My mother hums

We take the yellow bus to Camberwell. It smells of shoe polish. It smells of leather. I sit beside my mother near the front. Today it is just the two of us, my mother and me, and we are taking the bus to Camberwell to shop.

I want to complain about my mother’s plans to buy my sister pantyhose. I am older than my sister and I am still in socks. Why should she have stockings before me?

But I do not want stockings. They are too grown up. Pantyhose are the new thing – stockings like tights that go all the way up to your waist. You pull them on like trousers and do not need to support them with a suspender belt.

How I hate suspender belts. I wear them in winter for school. Mine invariably loses the little bobbles that I poke through the hooks to keep the stockings in place. Once I lose the normal bobbles, I use three-penny bits but the coins are not attached except by the force of the stocking through the hook. They easily come adrift and I wind up with a threepenny bit hanging around my ankle underneath the stocking, which sags on the side where the coin has come loose.

Pantyhose belong to a new breed of women, modern women, not twelve year old girls like my sister, besides I should have them first. I am nearly two years older. But I do not ask for them and my sister nags. She nags and nags and drives my mother to buy them for her, even though we do not have enough money for such items.

My mother hums. She must be nervous. The bus turns the corners too fast and I slide across the seat right up against her. My mother’s body is hard and soft at the same time. She has lost her stomach muscles, she tells me from having so many babies.

An ambulance screeches past. Its siren splits the air. My mother hums on as though she has not heard. I watch the driver’s neck. It has uneven black stubbly bits that run down and hide under his collar. The bus driver has fat stubby fingers that work the gears whenever we slow down to stop.

My mother looks ahead, still humming. Her nose juts out hooked. She is proud of it. Aquiline, she says, like an eagle. A sign of aristocracy. My mother is proud, but she sits hunched over in her old green coat with her handbag on her lap. She does not wear pantyhose. She wears stockings held up with her girdle. The girdle is pink, skin coloured. She wears it to hold in her stomach muscles on account of all those babies.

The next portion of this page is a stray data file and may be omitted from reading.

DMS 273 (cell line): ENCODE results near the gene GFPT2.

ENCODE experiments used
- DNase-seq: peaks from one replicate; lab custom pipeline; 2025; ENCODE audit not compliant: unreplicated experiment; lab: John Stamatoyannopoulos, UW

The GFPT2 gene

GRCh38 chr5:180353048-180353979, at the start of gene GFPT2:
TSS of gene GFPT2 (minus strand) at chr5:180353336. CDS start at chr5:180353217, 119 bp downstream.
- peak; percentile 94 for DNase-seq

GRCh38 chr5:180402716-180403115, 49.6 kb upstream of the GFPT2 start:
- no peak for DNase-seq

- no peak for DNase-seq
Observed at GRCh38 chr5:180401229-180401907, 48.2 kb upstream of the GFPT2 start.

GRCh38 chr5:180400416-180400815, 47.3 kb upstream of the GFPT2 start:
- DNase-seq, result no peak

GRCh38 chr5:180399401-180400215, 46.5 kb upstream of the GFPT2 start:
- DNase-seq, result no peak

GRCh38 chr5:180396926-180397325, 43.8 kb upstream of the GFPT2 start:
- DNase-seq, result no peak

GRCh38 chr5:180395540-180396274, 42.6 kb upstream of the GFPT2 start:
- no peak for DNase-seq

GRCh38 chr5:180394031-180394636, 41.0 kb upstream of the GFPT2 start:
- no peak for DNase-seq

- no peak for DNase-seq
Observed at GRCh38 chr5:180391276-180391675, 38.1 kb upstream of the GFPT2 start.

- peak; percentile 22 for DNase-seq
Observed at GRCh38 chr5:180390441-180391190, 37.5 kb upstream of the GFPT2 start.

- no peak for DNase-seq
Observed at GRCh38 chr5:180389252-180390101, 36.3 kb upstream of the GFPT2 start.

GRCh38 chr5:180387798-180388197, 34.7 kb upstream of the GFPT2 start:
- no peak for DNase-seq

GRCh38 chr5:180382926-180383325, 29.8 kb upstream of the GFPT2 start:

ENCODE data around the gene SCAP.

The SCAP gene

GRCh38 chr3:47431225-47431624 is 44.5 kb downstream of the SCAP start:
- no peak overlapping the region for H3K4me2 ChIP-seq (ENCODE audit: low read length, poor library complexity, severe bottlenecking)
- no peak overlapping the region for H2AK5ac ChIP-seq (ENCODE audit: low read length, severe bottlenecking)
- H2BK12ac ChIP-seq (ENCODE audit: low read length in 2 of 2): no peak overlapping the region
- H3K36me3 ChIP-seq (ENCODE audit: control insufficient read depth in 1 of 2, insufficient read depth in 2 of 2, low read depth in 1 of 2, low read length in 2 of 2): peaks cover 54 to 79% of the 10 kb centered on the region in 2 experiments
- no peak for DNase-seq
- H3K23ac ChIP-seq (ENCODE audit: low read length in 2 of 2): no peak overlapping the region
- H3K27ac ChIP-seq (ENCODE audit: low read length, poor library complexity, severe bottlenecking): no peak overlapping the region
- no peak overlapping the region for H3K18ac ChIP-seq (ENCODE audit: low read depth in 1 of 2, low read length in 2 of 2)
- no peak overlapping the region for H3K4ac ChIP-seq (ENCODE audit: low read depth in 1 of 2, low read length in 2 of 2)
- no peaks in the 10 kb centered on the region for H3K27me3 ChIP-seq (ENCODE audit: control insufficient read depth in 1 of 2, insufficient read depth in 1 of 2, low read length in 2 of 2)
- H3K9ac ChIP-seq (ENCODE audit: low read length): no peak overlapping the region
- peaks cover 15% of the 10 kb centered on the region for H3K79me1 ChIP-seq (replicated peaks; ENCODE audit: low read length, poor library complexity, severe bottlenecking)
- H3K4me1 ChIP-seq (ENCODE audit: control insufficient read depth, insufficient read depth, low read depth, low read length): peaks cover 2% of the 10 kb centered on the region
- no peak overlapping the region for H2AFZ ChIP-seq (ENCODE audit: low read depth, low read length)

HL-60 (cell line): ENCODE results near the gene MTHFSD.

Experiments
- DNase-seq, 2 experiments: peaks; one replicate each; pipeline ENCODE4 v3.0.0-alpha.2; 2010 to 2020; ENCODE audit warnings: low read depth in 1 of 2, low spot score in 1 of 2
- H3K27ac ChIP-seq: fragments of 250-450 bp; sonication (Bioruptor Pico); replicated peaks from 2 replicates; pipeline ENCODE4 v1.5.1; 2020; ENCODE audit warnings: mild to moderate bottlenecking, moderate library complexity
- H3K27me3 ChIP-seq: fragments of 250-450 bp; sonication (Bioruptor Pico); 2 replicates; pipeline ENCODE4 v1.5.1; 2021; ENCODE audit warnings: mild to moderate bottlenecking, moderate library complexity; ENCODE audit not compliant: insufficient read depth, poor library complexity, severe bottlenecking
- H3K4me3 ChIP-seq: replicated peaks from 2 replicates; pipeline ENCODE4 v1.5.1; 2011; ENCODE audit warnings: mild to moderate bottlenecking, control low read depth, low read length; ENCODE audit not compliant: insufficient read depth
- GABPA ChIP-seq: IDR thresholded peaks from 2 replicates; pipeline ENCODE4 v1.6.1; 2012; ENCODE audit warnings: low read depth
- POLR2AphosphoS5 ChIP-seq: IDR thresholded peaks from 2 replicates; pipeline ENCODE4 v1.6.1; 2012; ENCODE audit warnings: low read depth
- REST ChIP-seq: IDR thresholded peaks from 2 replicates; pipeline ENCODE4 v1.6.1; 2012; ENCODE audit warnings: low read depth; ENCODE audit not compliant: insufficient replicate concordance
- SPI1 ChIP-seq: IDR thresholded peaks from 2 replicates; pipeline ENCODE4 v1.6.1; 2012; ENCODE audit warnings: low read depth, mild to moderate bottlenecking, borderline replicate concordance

My mother is fat and frumpy and I am pleased about this. I would not want a mother who looks young and is pretty. Mothers should look like mothers.

My mother fiddles in her handbag for her compact. It opens with a puff of powder; sweet and tacky to smell like Lux Soap. My mother dabs the powder on her nose. She does not want her nose to shine. She squints into the compact’s tiny mirror and smears on a line of lipstick. Glossy and red.

My mother was very beautiful once. We have a photograph. In it she looks like a movie star. She gazes out from the photo with movie star eyes, with a wistful look, as if she is performing for a camera.

The top of the bus brushes against the branches of street trees as we turn corners. At Stanhope Street it stops for an old man who fumbles in his pocket for change and nearly falls over when the bus starts up again.
‘Pull the cord,’ my mother says. ‘We mustn’t miss our stop.’
I am taller than my mother. The cord like a skipping rope is taut till I pull on it. A loud buzz and the driver slows down. We walk towards the shops along an alleyway that leads to the train station.

My father will kill us all. The thought pops into my mind and I want to push it away but it will not go away. He will kill us all one by one. He will start with my mother move onto my sister and then it will be my turn. He will work through the girls and then start on the boys. I have not yet worked out how he will do it, but I know he will.